days after steph curry was involved in two car accidents in oakland we have new dashcam video showing the moment of impact during that first collision. as you can see, the driver of a lexus lost control along highway 24. you see the arrow there. sliding across four lanes of traffic and then clipping the front of steph's black porsche, then both drivers smash into the center divide bouncing back onto the road. now soon after that accident another car crashed into his porsche from behind. steph's porsche was worse for wear, but everyone walked away thankfully uninjured and steph even took a photo with the responding officers. an unlicensed teenager decided to take his dad's sports car out for a joyride this weekend and, well, this was the result. as you can see, this did not end well. this happened in santa rosa. the accident left this silver
gorgeous porsche undrivable. the passenger side door is completely crushed and the impact took one of the back wheels off. thankfully nobody was hurt. hopefully the teen learned his lesson. he's probably grounded. right now an 800-pound mars probe is sending signals nearly 34 million miles to nasa. the insight lander touched down on the red planet today. kpix5's wilson walker shows us that space now comes with a little more competition and showmanship. >> reporter: big day in the world of space exploration. we're going back to mars right about here to be exact catching a ride with nasa. >> touchdown confirmed. >> reporter: a packed house at the chabot space and science center at the insight landing, an event nasa invited the world to watch. >> everyone has seen elon musk's spacex landing rockets on floating barges in the ocean. so there's a new sort of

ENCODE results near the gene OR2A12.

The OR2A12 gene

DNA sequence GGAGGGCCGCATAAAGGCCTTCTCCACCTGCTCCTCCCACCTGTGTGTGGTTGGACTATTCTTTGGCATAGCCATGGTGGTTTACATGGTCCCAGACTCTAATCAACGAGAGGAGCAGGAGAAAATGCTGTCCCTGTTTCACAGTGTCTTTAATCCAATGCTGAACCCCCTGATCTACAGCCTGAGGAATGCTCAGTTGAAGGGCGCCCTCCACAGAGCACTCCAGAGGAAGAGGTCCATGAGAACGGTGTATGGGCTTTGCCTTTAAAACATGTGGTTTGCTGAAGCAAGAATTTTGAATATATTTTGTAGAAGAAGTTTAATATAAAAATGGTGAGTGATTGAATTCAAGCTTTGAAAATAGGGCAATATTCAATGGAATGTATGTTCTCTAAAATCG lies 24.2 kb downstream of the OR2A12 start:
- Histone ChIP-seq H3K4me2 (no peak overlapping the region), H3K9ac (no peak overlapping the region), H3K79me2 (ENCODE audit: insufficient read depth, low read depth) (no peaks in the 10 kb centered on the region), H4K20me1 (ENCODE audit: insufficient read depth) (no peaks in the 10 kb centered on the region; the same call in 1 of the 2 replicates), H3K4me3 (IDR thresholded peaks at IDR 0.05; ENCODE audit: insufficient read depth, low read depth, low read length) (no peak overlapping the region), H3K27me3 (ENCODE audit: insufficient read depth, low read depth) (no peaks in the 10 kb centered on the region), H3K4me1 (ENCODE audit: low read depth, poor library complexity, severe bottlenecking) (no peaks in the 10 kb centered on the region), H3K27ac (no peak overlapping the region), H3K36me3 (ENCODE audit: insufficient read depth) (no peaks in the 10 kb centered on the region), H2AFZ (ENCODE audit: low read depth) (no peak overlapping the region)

premium on being able to show people what you're doing. >> reporter: tim firhalts is author of rocket billionaire. he said the showmanship we've seen doesn't just create competition for nasa. remember if you're spacex nasa is also your biggest customer. >> now nasa has a competitor and a partner in its own backyard and it's been collaborative friction and i think the catalyst for new things. >> reporter: so not so much public versus private, more of a partnership with competitive aspirations. >> i think everyone at nasa knows that if they don't plan a mission to mars or build a huge space station, elon musk will. >> reporter: but while technology is moving ahead very quickly it does not mean it will necessarily meet our expectations. >> people imagined in the 1980s we'd be flying 100 space shuttles every year and have a moon base. >> reporter: the future is kind of hard to pin down like the people who drew up these